The Lorenz curve was utilized to illustrate the distribution of health resources across the province, depicting the cumulative share of health resources against the cumulative share of the population when groups are ranked from those with the least to those with the most access to resources.

The Gini Coefficient, derived from the Lorenz curve, measures inequality at the population level. It ranges from 0 to 1, where 1 represents maximum inequality, and 0 indicates no inequality. Graphically, the Gini Index is the area A/(A+B) and is calculated as follows:


Where G represents the Gini Index, n is the number of groups (counties), x indicates the cumulative share of the population ranked from minimum to maximum access to the evaluated resource, and y is the cumulative percentage of health resources corresponding to the ranked population on the x-axis (20).

3.2. Concentration Index

To assess the extent of inequity in resource distribution based on the need indicator, we used the CI derived from the concentration curve. The crude mortality rate served as a proxy for differences in health resource needs. Accordingly, the cumulative proportion of the population ranked by access to health resources (from lowest to highest) on the x-axis was plotted against the cumulative proportion of the need variable (crude mortality rate) on the y-axis. The following equation was used to calculate the CI:


Where C denotes the CI, u is the mean of the health resource under study, yi represents the health variable of the ith county, and Ri is the fractional rank of the ith county (Figure 1) (6).

The CI ranges from -1 to 1. A negative (positive) CI value, resulting when the concentration curve lies above (below) the diagonal, indicates inequities in health favoring the poorer (richer) regions, which are populations with the lowest (highest) level of access to resources.

3.3. Horizontal Inequity

Horizontal Inequity (HI) was determined using Wagstaff and van Doorslaer’s formula, where we computed HI by identifying the discrepancy between the distribution of resources based on the need index and the population level (3).

HI=Gini health resources-CI (Need)

3.4. Robin Hood Index

In this study, the Robin Hood Index was employed to evaluate the reallocation of health resources. It quantifies the proportion of health resources that need to be redistributed, essentially the amount that must be transferred from the more advantaged segments of the population to the less affluent ones to achieve complete equality in resource distribution (28). This index ranges from zero (indicating perfectly distributed resources) to one hundred percent (signifying the most inequitably distributed resources) (29). Graphically, it is represented by the maximal vertical distance between the Lorenz curve and the 45-degree line. The Robin Hood Index is calculated using the formula:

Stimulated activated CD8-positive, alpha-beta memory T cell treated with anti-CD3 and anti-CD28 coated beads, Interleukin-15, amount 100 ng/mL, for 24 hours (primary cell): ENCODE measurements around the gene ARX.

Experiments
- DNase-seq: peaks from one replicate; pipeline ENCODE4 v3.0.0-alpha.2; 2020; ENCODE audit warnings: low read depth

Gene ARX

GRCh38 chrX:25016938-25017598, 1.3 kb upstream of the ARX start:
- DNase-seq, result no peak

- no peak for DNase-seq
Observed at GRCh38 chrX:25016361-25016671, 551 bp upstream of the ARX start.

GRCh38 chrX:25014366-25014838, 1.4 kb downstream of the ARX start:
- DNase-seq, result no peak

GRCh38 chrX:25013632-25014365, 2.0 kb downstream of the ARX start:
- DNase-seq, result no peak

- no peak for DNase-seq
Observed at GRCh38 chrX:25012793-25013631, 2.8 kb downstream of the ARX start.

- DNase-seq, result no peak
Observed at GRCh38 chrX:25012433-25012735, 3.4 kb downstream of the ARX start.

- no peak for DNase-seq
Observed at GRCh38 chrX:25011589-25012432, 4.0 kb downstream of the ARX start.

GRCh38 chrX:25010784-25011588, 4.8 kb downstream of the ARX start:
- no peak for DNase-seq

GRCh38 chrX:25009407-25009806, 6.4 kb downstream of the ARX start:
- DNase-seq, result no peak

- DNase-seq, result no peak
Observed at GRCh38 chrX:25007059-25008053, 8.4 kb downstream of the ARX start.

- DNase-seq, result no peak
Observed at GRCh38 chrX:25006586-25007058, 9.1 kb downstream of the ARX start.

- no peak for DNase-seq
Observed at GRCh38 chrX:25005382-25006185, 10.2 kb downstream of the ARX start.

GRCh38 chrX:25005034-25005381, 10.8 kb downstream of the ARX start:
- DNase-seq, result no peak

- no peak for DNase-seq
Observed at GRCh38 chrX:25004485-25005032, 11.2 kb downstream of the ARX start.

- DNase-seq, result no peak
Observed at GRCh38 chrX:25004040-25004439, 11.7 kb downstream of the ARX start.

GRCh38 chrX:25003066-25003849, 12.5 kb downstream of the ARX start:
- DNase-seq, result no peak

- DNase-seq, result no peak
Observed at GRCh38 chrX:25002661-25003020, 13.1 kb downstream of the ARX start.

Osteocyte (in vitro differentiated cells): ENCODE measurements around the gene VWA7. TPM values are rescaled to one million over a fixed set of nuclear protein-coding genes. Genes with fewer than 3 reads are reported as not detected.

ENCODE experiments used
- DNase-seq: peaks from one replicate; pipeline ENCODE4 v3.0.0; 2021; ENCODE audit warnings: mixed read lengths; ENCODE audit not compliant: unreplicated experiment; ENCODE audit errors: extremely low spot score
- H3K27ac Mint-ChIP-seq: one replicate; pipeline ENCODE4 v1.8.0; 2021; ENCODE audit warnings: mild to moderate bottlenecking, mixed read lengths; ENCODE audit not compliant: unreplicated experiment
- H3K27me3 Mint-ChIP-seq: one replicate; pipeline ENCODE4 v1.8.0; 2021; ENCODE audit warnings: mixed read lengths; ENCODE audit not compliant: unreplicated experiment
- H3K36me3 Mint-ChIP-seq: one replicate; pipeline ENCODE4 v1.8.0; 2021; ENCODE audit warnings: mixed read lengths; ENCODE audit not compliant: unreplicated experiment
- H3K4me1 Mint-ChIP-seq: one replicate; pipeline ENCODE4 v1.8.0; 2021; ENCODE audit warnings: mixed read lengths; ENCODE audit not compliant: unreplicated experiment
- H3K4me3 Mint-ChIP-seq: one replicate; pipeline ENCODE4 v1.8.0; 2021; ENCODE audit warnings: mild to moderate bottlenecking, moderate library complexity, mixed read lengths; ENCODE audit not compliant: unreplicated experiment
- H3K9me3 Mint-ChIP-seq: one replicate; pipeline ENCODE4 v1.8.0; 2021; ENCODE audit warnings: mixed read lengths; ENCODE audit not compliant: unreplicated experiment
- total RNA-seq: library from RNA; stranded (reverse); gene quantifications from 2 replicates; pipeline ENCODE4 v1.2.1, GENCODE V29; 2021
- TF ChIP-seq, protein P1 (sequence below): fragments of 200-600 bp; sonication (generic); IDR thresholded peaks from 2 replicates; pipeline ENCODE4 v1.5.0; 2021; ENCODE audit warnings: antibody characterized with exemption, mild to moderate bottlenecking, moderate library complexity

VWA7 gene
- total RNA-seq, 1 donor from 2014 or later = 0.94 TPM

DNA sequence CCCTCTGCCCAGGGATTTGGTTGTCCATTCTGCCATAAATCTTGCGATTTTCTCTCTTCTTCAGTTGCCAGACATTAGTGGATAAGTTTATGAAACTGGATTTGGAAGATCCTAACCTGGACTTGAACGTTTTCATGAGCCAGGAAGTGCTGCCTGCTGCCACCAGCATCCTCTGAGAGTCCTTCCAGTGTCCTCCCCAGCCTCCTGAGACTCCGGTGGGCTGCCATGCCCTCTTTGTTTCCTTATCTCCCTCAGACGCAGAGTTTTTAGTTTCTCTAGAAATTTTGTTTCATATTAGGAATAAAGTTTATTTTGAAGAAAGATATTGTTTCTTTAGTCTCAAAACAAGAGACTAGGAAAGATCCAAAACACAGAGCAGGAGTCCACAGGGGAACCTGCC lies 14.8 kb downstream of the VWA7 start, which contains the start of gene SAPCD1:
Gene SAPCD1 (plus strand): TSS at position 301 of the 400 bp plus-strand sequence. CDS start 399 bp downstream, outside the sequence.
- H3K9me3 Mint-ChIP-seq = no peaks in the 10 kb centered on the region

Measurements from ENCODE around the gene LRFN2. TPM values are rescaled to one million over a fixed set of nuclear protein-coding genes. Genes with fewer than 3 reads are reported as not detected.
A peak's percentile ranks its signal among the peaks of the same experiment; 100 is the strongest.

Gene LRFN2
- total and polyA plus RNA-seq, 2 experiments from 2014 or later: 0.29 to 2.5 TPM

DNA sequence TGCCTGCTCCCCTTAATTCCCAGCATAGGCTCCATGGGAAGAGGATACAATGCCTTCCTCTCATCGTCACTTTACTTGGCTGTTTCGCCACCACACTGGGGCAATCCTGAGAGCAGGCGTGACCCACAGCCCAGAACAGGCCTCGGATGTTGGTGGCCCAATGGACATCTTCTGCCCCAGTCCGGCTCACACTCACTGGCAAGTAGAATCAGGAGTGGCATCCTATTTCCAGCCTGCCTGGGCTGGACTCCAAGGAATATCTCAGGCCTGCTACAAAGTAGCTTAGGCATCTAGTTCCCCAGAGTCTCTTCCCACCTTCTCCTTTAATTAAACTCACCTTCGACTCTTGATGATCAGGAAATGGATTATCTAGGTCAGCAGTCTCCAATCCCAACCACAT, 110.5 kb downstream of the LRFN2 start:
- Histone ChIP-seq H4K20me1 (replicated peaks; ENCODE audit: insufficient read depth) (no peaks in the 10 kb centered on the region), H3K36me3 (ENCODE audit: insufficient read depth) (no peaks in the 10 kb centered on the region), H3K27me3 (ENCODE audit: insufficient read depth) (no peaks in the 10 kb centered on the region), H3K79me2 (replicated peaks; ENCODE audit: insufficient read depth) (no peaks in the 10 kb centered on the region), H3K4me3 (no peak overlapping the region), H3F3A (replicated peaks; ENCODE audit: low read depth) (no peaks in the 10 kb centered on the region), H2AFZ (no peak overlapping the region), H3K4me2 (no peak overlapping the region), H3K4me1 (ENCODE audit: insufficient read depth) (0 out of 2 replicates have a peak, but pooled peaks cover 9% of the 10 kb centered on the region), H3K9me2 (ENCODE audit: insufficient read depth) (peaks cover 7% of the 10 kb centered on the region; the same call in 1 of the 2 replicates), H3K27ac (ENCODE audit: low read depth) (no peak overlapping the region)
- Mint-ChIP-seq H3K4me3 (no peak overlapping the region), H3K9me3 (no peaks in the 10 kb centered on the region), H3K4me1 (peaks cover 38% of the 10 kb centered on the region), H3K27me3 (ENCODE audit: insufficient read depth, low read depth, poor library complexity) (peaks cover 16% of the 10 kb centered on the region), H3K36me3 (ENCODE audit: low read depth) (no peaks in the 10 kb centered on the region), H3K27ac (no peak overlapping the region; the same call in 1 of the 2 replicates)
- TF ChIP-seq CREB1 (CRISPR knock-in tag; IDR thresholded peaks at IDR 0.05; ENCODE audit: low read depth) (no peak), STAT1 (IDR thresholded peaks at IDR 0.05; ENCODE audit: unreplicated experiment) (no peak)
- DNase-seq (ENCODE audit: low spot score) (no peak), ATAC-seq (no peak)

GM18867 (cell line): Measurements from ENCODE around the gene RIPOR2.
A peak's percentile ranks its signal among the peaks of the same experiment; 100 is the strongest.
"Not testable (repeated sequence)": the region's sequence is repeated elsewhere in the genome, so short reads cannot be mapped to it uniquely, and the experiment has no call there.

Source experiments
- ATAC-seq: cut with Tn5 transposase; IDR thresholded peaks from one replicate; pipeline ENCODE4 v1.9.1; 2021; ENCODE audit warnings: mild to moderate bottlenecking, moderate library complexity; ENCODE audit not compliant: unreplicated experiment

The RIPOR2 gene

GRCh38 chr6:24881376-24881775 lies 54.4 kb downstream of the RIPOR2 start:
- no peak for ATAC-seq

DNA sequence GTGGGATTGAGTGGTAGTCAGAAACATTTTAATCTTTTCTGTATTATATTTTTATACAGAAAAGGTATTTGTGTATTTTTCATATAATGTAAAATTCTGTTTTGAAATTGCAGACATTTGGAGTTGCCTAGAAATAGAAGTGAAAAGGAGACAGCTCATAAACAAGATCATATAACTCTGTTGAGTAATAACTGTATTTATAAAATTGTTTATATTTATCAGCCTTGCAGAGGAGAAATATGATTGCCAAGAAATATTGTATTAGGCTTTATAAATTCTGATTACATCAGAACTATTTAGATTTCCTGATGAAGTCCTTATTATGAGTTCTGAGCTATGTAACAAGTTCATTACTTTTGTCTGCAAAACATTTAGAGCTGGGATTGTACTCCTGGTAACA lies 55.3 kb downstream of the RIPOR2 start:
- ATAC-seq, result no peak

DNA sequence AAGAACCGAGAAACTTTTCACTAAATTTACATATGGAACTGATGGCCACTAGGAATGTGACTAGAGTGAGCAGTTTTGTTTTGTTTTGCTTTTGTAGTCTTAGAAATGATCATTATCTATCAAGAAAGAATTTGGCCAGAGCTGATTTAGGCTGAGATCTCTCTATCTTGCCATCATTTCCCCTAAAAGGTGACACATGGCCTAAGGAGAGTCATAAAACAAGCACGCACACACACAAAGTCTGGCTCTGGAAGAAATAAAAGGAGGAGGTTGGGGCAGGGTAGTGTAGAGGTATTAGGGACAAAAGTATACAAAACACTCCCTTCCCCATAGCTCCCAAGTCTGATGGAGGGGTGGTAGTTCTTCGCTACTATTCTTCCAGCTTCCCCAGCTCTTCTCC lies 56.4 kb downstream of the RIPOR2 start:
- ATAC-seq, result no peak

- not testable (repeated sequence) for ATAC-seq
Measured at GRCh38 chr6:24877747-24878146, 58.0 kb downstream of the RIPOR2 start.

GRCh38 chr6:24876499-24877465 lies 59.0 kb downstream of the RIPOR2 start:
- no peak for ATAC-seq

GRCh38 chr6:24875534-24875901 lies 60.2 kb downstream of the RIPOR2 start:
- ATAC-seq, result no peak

Where Ei is the quantity of health resources in the ith county, Et is the total health resources under study, Ai is the total population of the ith county, and At is the total population of the study area.

3.5. Atkinson Index

The Atkinson Index, named after British economist Anthony Barnes Atkinson, measures inequalities in resource distribution, incorporating normative judgments about social welfare into the calculations (23). The index ranges from 0 (equal distribution) to 1 (maximum inequality). It is calculated as follows:

IR=1-i=1nYiY-1-ϵfi, if ϵ1
IR=1-expi=1nfilogeYiY-, if ϵ=1

In this formula, ε is the inequality aversion parameter, where 0 < ε < +∞. A higher ε indicates greater sensitivity to inequality. yi represents the health resources allocated to the ith county, n is the number of counties (1 to 8 in this study), fi is each county's population proportion to the total population, and Ȳ is the mean health resources of surveyed counties.

3.6. Theil Index